Finance Subcommittee prioritizes balancing budget in accordance with new issues



The Brookline School Committee Finance Subcommittee convened virtually to discuss logistical challenges and changes to the upcoming financial fiscal year.

Members of the Brookline School Committee Finance Subcommittee convened virtually via Zoom on Apr. 6 at 5 p.m. to discuss a variety of budget updates for the upcoming fiscal year.

The meeting began with Deputy Superintendent for Administration and Finance, Mary Ellen Normen running through certain changes that would be voted on. One of these changes included a 3 percent increase to the Brookline Early Education Project (BEEP) tuition.

The majority of the budget items that were voted on were aspects of the budget that would remain the same as the prior fiscal year. Some parts of the budget maintained included the school lunch pricing, the South Brookline bus fee for students, the fee for summer school and the cost of the PSAT, PreACT and AP exams.

There was a discussion amongst subcommittee members regarding the federal government’s decision to provide free school meals for all students until Sept. 30, 2021. This conversation involved transitioning students back to paying for meals in the coming school year.

Finance Subcommittee Co-Chair Mariah Nobrega said planning is underway with the administration.

“There is planning still underway with the Food Planning Director about transition plans that could happen over the summer,” Nobrega said.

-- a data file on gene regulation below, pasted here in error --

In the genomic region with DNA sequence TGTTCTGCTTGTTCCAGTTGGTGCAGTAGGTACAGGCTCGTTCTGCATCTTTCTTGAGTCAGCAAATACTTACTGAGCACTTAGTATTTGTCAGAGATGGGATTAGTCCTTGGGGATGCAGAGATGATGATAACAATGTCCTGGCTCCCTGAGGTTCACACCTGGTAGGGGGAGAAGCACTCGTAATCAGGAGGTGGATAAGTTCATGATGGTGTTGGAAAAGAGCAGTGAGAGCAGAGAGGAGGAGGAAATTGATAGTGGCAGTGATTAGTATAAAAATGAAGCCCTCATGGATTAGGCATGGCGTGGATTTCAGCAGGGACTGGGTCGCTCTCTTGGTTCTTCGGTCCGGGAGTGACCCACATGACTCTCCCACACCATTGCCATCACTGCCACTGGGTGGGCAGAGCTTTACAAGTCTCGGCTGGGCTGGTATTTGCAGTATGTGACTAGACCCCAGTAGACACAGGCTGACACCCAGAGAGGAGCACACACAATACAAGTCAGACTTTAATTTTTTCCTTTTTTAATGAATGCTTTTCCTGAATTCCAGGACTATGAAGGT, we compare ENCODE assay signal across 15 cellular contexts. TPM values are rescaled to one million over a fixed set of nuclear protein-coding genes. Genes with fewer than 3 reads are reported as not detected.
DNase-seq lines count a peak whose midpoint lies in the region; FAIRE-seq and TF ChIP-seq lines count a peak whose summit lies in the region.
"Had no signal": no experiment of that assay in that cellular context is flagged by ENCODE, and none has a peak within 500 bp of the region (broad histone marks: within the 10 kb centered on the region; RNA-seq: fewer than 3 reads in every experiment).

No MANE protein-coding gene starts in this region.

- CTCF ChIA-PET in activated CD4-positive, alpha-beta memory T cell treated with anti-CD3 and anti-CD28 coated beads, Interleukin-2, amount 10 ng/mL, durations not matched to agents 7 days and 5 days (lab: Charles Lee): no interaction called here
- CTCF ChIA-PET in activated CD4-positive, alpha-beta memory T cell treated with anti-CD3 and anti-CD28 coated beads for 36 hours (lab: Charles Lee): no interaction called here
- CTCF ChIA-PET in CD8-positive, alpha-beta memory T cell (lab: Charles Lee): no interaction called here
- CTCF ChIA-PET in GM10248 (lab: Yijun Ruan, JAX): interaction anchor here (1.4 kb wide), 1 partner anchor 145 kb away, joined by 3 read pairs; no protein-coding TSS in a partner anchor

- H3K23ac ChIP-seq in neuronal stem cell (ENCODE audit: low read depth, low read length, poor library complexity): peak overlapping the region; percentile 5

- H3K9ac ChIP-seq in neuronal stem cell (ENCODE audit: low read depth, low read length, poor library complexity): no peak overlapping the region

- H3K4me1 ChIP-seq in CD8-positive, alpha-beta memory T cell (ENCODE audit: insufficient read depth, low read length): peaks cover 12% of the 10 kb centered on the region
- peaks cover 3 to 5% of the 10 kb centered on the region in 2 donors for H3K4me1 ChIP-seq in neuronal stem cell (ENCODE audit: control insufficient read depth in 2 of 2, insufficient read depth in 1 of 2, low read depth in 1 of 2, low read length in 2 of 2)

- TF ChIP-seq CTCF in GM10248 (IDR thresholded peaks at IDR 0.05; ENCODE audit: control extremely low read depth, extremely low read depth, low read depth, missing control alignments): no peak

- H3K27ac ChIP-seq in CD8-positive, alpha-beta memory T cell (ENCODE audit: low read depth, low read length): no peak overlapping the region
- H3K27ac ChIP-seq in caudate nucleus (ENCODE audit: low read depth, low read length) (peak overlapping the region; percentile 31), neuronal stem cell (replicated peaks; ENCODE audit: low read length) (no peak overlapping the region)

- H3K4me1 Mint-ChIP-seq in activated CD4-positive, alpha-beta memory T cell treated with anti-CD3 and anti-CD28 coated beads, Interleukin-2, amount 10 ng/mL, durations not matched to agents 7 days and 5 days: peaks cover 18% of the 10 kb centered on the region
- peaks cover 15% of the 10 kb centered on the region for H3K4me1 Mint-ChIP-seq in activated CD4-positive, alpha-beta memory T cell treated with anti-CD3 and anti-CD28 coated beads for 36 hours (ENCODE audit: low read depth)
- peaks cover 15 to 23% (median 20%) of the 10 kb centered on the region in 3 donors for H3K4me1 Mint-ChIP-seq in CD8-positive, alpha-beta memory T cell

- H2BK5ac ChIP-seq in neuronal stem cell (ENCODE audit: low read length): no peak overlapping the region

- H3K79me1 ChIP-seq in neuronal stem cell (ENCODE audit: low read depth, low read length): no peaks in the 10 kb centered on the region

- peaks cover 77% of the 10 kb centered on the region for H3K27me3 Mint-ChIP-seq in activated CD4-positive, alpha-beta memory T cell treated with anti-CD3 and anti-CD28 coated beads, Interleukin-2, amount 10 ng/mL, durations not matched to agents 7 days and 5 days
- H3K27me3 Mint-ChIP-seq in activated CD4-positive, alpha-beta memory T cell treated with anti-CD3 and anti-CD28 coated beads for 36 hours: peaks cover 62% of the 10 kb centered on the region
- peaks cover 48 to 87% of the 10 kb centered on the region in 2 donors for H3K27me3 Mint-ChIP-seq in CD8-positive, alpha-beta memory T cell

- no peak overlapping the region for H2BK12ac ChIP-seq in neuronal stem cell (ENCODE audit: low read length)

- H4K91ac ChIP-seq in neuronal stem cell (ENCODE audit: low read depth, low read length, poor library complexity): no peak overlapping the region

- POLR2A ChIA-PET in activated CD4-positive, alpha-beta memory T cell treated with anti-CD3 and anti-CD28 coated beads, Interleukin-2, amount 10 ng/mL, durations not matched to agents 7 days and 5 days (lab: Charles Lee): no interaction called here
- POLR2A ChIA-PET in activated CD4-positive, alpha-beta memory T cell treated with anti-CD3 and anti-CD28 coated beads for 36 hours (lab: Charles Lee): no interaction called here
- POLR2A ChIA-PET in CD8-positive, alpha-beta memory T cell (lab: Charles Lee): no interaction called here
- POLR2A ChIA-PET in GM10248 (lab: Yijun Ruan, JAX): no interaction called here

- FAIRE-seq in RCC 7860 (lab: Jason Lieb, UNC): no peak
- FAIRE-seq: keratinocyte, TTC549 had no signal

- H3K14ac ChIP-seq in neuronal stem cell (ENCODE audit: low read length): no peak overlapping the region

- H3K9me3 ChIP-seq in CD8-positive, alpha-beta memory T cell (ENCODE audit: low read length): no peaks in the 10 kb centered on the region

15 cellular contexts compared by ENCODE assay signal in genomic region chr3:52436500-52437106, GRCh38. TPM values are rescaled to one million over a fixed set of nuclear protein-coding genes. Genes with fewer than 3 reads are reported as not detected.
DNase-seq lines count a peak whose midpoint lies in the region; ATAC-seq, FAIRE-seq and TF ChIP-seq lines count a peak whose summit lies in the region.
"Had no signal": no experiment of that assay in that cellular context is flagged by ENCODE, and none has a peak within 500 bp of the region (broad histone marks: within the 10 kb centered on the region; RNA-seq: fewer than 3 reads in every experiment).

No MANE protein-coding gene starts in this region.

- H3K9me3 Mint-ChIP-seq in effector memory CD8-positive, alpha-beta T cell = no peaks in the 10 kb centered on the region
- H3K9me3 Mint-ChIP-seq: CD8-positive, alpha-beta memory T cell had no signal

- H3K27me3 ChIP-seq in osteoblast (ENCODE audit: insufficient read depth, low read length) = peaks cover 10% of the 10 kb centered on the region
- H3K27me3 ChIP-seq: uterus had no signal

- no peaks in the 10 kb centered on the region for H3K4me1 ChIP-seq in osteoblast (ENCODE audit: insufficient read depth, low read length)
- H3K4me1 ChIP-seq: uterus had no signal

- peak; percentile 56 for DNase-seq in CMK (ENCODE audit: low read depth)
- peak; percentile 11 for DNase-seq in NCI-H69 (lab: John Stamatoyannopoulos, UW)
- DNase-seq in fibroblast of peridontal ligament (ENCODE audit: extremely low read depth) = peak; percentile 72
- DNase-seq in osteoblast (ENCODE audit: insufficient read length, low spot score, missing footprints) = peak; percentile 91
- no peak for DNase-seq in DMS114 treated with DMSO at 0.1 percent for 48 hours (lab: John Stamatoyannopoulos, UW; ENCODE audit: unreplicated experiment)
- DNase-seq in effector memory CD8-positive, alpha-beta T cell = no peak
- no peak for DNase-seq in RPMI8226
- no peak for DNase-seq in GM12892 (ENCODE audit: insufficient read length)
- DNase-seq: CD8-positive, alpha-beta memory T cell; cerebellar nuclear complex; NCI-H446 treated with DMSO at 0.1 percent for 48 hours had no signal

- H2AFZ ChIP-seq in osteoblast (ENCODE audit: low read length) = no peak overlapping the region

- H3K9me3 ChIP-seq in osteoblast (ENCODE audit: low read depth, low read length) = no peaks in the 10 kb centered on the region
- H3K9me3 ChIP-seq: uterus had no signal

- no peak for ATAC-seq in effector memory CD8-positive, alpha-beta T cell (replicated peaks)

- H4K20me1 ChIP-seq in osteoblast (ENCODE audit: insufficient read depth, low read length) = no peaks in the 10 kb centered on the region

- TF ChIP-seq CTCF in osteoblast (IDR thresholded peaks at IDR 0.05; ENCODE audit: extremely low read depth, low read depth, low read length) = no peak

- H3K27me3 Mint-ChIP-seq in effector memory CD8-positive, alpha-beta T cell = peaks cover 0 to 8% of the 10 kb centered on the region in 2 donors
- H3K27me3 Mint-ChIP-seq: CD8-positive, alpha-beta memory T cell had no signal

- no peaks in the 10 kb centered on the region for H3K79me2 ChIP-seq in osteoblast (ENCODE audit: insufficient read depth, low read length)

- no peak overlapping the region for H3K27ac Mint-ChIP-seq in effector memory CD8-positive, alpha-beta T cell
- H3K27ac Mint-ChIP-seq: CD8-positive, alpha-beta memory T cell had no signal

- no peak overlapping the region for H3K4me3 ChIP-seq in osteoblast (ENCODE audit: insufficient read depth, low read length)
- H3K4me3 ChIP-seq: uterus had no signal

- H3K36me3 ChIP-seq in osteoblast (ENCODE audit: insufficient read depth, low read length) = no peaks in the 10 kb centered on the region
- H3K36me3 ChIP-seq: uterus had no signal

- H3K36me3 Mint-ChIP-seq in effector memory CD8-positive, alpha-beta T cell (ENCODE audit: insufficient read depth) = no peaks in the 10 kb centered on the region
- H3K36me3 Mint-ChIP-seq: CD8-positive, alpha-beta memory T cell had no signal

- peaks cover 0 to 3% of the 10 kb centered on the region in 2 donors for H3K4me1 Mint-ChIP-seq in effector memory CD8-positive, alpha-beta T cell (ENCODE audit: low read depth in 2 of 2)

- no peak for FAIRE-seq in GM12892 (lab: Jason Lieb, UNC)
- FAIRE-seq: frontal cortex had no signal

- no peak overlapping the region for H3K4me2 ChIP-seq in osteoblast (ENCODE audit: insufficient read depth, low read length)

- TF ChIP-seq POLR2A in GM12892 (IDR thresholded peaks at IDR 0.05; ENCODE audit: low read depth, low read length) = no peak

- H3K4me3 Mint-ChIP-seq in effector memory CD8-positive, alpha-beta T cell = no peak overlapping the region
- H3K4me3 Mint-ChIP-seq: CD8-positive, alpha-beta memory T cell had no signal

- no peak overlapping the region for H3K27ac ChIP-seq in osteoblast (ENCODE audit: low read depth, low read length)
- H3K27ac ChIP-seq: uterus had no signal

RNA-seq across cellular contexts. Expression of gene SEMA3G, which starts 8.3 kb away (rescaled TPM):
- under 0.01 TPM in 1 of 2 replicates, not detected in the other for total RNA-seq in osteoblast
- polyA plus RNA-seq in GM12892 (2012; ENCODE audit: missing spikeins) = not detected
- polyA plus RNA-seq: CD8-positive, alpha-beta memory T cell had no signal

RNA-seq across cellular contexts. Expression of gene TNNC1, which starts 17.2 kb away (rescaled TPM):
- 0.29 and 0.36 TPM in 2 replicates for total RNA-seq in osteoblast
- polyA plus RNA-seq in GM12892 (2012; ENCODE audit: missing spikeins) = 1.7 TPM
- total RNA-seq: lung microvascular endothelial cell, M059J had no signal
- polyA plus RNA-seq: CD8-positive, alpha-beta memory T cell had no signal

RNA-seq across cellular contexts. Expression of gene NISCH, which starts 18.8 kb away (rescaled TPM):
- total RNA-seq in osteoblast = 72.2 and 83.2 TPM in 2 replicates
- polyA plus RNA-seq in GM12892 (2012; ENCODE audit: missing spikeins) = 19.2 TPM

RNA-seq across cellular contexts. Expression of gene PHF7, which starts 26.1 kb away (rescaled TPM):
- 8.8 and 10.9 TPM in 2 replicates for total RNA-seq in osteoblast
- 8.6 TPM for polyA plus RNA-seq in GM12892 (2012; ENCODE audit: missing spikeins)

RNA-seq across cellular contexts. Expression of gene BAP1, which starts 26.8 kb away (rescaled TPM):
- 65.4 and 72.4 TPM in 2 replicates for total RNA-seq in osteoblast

Integrating Restaurant 108 and its service with the food services at the high school were also part of the discussion about school meals.

Following Normen’s initial budget description, and the subsequent questions from the subcommittee members, the subcommittee voted on the motion to approve the fees. Ditkoff was the only member to abstain, and the remaining members voted yes. The motion passed.

The subcommittee moved on to the 2022 fiscal year (FY22) budget, where Interim Superintendent Dr. James Marini and Normen reviewed the budget changes from last year for the upcoming fiscal year.

The change in projected requests from FY21 to FY22 is $7,081,957. Tables were shown in the slides with the projected budget requests for different categories, such as salaries and supplies.

A central category of discussion in relation to the in-depth budget was personnel expenses. Some of the notable changes were that the number of classrooms in grades K-8 reduced from 270 (a pre-COVID-19 pandemic number) to 262, and that the position of Director of Professional Development had been discontinued. Additionally, the incorporation of social workers, specifically who are able to support students in the Steps to Success program and the LGBTQIA+ community was a notable change.

Chi Chi Wu, a participant in the meeting and a staff attorney for the National Consumer Law Center, emphasized the importance of adding social workers that could benefit other minority groups.

“Having social workers that are able to serve the Asian-American community is also very important,” Wu said.

The new budget also aims to break the cycle of needing to make drastic cuts of mid-year freezes to the supplies budget, and brings the supplies much closer to an appropriate level.

The meeting closed with a conversation about the need for enrichment programs whose budget was stressed by multiple members. There was a push to make a plan about budget and strategy for programs designed for high-achieving students, and for all students that want to challenge themselves and have higher levels of learning.

Marini said this hard work was being done for the students.

“All decisions we make should be to meet the needs of all students across the spectrum,” Marini said.